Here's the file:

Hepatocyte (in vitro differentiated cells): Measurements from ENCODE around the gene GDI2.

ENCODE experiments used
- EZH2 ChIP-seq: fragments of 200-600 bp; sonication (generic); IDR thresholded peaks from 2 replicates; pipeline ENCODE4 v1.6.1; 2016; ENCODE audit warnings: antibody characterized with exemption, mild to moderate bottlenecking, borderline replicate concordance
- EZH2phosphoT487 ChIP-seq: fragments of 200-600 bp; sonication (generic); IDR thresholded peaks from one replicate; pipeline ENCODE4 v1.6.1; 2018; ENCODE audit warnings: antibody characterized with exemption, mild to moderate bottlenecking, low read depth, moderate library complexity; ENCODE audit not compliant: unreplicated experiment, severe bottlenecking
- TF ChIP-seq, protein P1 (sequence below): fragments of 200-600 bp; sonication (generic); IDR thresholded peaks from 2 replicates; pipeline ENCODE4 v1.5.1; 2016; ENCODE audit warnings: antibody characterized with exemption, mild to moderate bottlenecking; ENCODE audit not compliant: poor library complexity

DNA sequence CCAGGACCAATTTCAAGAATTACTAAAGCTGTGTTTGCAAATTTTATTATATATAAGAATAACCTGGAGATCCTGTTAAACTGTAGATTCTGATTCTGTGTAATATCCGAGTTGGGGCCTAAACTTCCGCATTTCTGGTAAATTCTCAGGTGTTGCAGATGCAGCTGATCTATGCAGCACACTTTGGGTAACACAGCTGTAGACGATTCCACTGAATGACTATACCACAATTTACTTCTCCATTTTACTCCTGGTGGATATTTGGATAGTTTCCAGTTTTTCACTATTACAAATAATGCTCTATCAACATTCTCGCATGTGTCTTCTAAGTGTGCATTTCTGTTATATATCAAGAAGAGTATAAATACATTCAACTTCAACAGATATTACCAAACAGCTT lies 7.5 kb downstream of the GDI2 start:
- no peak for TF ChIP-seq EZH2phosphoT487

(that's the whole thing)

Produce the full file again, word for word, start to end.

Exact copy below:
Hepatocyte (in vitro differentiated cells): Measurements from ENCODE around the gene GDI2.

ENCODE experiments used
- EZH2 ChIP-seq: fragments of 200-600 bp; sonication (generic); IDR thresholded peaks from 2 replicates; pipeline ENCODE4 v1.6.1; 2016; ENCODE audit warnings: antibody characterized with exemption, mild to moderate bottlenecking, borderline replicate concordance
- EZH2phosphoT487 ChIP-seq: fragments of 200-600 bp; sonication (generic); IDR thresholded peaks from one replicate; pipeline ENCODE4 v1.6.1; 2018; ENCODE audit warnings: antibody characterized with exemption, mild to moderate bottlenecking, low read depth, moderate library complexity; ENCODE audit not compliant: unreplicated experiment, severe bottlenecking
- TF ChIP-seq, protein P1 (sequence below): fragments of 200-600 bp; sonication (generic); IDR thresholded peaks from 2 replicates; pipeline ENCODE4 v1.5.1; 2016; ENCODE audit warnings: antibody characterized with exemption, mild to moderate bottlenecking; ENCODE audit not compliant: poor library complexity

DNA sequence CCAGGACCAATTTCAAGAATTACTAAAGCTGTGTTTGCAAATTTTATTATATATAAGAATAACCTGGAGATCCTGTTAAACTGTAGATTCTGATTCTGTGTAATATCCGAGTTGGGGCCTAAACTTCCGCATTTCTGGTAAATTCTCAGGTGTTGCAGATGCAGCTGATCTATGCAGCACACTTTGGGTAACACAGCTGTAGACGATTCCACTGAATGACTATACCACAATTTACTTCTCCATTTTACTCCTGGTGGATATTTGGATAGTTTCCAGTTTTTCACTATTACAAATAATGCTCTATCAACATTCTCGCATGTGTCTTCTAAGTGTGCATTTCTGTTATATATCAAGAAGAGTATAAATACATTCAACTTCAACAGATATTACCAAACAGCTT lies 7.5 kb downstream of the GDI2 start:
- no peak for TF ChIP-seq EZH2phosphoT487